Remote Colloquium: Fuyan Bian (Host: Kristian Finlator)
Apr 17 @ 3:00 pm – 4:00 pm
Remote Colloquium: Fuyan Bian (Host: Kristian Finlator) @ Online

Evolution of Ionized Interstellar Medium across Cosmic Time

Fuyan Bian, European Southern Observatory

The ionized interstellar medium (ISM) provides essential information on the star-forming environments, metal enrichment, and underlying ionizing radiation field in galaxies. It is crucial to understand how the ionized ISM evolves with Cosmic time. In this talk, I will present a sample of local galaxies that closely resemble the properties of high-redshift galaxies at high redshift. These local analogs of high-redshift galaxies provide a unique local laboratory to study high-redshift galaxies. I will discuss how to use these analogs to improve our understanding of the high-redshift metallicity empirical calibrations and physical mechanism(s) to drive the evolution of optical diagnostics lines from high redshift to low redshift.

Remote Cappuccino Talk: Valentina D’Odorico (Host: Kristian Finlator)
Apr 20 @ 9:00 am – 10:00 am
Remote Cappuccino Talk: Valentina D'Odorico (Host: Kristian Finlator) @ Online

The role if the intergalactic medium in the baryon cycle

Valentina D’Odorico, INAF Osservatorio Astronomico di Trieste

The intergalactic medium (IGM) plays a relevant role in galaxy evolution being the reservoir of gas for star formation and, at the same time, collecting the products of star formation ejected from galaxies. The IGM is studied mainly in absorption, in the spectra of high redshift bright objects. In this talk, I will briefly review the recent development in the study of the IGM, in particular the determination of its metal enrichment, in the context of the baryon cycle in galaxies. I will focus my presentation on the high redshift regime, reaching the epoch of reionization, where strong constraints are set to the models of galaxy evolution.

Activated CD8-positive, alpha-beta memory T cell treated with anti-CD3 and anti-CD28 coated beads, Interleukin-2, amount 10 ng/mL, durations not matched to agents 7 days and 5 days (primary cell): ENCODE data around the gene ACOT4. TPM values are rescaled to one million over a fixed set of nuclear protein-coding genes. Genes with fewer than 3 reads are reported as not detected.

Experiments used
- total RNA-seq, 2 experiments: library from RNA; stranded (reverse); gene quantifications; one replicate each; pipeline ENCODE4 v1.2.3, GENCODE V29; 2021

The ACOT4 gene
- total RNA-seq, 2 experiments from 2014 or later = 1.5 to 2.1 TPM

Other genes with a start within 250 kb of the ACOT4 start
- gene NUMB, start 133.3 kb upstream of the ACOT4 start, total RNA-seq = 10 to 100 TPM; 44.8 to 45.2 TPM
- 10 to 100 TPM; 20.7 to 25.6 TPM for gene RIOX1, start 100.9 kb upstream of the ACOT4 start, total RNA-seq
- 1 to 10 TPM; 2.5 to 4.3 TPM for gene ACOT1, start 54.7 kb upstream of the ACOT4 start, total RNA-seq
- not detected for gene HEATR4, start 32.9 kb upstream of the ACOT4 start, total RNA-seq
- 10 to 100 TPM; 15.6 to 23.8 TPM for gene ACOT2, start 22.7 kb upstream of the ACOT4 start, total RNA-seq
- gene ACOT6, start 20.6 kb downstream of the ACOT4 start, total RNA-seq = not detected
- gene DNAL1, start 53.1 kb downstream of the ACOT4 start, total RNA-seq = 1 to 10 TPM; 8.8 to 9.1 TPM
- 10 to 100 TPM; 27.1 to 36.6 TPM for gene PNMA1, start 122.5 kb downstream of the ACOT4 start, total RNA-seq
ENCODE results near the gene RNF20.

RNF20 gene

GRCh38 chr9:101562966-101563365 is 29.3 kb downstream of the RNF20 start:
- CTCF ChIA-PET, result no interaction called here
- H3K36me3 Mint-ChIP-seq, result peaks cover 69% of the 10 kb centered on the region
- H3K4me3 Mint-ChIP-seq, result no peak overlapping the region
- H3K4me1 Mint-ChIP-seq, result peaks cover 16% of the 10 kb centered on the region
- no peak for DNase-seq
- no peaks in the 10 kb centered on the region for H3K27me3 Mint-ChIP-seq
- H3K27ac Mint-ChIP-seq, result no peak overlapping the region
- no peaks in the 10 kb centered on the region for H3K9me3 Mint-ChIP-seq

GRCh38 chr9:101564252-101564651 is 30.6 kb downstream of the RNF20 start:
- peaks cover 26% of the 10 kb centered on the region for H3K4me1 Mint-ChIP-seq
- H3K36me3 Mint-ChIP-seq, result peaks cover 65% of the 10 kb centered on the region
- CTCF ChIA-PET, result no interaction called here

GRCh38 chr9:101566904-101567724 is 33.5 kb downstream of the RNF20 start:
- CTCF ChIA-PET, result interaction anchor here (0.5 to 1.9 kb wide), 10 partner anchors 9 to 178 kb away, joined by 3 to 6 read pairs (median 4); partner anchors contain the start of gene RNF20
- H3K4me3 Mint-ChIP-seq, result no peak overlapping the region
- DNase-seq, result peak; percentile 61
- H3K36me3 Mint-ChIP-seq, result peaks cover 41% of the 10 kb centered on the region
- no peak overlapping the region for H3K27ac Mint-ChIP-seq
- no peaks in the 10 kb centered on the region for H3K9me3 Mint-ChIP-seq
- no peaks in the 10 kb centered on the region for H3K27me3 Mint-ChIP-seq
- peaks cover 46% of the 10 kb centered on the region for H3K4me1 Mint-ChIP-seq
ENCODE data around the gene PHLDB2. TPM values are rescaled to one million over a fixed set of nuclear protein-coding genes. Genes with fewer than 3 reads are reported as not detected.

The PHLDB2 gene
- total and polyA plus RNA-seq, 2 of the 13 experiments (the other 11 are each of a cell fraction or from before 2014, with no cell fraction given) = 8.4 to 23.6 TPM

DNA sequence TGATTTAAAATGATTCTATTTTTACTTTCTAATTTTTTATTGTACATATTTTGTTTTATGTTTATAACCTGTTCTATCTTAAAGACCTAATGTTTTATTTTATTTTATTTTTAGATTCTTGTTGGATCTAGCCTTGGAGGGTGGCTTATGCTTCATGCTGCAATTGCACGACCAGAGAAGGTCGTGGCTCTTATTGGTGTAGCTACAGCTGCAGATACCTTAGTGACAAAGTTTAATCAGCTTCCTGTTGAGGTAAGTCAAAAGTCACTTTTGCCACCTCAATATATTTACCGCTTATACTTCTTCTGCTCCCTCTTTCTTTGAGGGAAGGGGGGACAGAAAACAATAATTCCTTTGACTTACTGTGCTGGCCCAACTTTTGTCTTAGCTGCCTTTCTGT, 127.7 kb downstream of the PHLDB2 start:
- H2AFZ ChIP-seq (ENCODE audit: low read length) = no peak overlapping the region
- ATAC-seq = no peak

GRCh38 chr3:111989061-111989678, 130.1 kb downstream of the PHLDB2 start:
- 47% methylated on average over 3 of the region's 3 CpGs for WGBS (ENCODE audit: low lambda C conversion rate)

Remote Colloquium: Anders Johansen (Host: Wladimir Lyra)
Apr 24 @ 9:00 am – 10:00 am
Remote Colloquium: Anders Johansen (Host: Wladimir Lyra) @ Remote

Planet formation in protoplanetary discs around young stars

Anders Johansen (Lund University, Sweden)

Planets form in protoplanetary discs around young stars as dust and ice particles collide to form larger and larger bodies. I will present a coherent theory framework for the formation of planetary systems. Dust grows to pebbles by coagulation and deposition of volatile ices, but the continued growth to planetesimals is hampered by the poor sticking of mm-cm-sized pebbles. Planetesimals can nevertheless form by gravitational collapse of pebble clumps concentrated in the turbulent gas through the streaming instability. The subsequent growth initially occurs by planetesimal-planetesimal collisions, but the accretion rate of pebbles dominates the growth from 1000-km-sized protoplanets to form the solid cores of gas giants, ice giants and super-Earths. The high growth rates by pebble accretion allow planetary cores to start their growth in much more distant positions than their final orbits. The giant planets orbiting our Sun and other stars can therefore be formed in consistency with planetary migration.

Pizza Lunch (Virtual): Sultan Hassan
Apr 27 @ 12:30 pm – 1:30 pm
Pizza Lunch (Virtual): Sultan Hassan @ Online

Competing effects of the duty cycle and scatter around star formation during reionization as observed by JWST and SKA

Sultan Hassan, NMSU

PDS Atmospheres Node meeting
Apr 28 @ 2:00 pm – 3:00 pm
Pizza Lunch (Virtual): Kelly Sanderson
May 4 @ 12:30 pm – 1:30 pm
Pizza Lunch (Virtual): Kelly Sanderson @ Online

ASTR 598

Kelly Sanderson, NMSU

Sarah Kovac: Thesis Proposal
May 8 @ 3:00 pm – 4:00 pm
Sarah Kovac: Thesis Proposal @ Remote via Zoom

Enhancing Time-Dependent Solar Wind Models to Constrain Effects on Non-Magnetized Planetary Atmospherese

Sarah Kovac, NMSU